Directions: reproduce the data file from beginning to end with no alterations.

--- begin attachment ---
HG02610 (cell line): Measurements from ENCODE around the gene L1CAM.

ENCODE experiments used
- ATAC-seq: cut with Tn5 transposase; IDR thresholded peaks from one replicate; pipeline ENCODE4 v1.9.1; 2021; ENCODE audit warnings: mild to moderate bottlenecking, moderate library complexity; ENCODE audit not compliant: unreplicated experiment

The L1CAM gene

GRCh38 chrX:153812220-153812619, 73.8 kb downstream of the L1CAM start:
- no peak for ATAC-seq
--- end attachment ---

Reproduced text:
HG02610 (cell line): Measurements from ENCODE around the gene L1CAM.

ENCODE experiments used
- ATAC-seq: cut with Tn5 transposase; IDR thresholded peaks from one replicate; pipeline ENCODE4 v1.9.1; 2021; ENCODE audit warnings: mild to moderate bottlenecking, moderate library complexity; ENCODE audit not compliant: unreplicated experiment

The L1CAM gene

GRCh38 chrX:153812220-153812619, 73.8 kb downstream of the L1CAM start:
- no peak for ATAC-seq